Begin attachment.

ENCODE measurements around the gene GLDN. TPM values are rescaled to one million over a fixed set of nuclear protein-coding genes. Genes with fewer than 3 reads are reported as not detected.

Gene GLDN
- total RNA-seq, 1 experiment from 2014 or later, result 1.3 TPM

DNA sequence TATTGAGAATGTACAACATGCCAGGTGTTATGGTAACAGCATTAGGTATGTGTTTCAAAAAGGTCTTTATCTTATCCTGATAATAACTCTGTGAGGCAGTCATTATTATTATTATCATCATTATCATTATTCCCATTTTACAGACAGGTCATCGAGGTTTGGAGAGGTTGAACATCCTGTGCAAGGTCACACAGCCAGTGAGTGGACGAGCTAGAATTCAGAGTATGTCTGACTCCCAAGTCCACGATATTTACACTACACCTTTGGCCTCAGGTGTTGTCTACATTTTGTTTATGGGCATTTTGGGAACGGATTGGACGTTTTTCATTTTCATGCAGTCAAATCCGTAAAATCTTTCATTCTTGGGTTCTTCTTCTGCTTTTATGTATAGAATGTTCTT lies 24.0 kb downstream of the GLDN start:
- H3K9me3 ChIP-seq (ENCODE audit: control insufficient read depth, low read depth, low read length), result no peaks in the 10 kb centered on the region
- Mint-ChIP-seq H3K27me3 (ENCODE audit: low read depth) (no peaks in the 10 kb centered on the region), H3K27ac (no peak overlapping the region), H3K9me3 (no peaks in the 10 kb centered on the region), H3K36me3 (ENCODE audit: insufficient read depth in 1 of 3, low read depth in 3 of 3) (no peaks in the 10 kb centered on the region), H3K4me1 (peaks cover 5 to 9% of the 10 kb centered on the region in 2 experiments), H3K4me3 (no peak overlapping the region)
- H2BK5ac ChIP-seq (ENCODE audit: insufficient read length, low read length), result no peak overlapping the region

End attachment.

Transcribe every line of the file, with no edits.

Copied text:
ENCODE measurements around the gene GLDN. TPM values are rescaled to one million over a fixed set of nuclear protein-coding genes. Genes with fewer than 3 reads are reported as not detected.

Gene GLDN
- total RNA-seq, 1 experiment from 2014 or later, result 1.3 TPM

DNA sequence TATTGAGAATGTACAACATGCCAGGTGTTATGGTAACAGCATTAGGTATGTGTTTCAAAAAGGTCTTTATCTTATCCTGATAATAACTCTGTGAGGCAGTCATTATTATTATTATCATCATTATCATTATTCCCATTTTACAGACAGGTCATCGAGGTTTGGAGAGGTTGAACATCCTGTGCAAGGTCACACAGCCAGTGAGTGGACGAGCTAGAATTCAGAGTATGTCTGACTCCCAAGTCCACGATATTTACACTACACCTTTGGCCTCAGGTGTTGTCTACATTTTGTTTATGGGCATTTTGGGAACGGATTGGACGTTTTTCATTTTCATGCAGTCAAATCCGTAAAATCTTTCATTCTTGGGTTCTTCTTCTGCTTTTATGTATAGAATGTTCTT lies 24.0 kb downstream of the GLDN start:
- H3K9me3 ChIP-seq (ENCODE audit: control insufficient read depth, low read depth, low read length), result no peaks in the 10 kb centered on the region
- Mint-ChIP-seq H3K27me3 (ENCODE audit: low read depth) (no peaks in the 10 kb centered on the region), H3K27ac (no peak overlapping the region), H3K9me3 (no peaks in the 10 kb centered on the region), H3K36me3 (ENCODE audit: insufficient read depth in 1 of 3, low read depth in 3 of 3) (no peaks in the 10 kb centered on the region), H3K4me1 (peaks cover 5 to 9% of the 10 kb centered on the region in 2 experiments), H3K4me3 (no peak overlapping the region)
- H2BK5ac ChIP-seq (ENCODE audit: insufficient read length, low read length), result no peak overlapping the region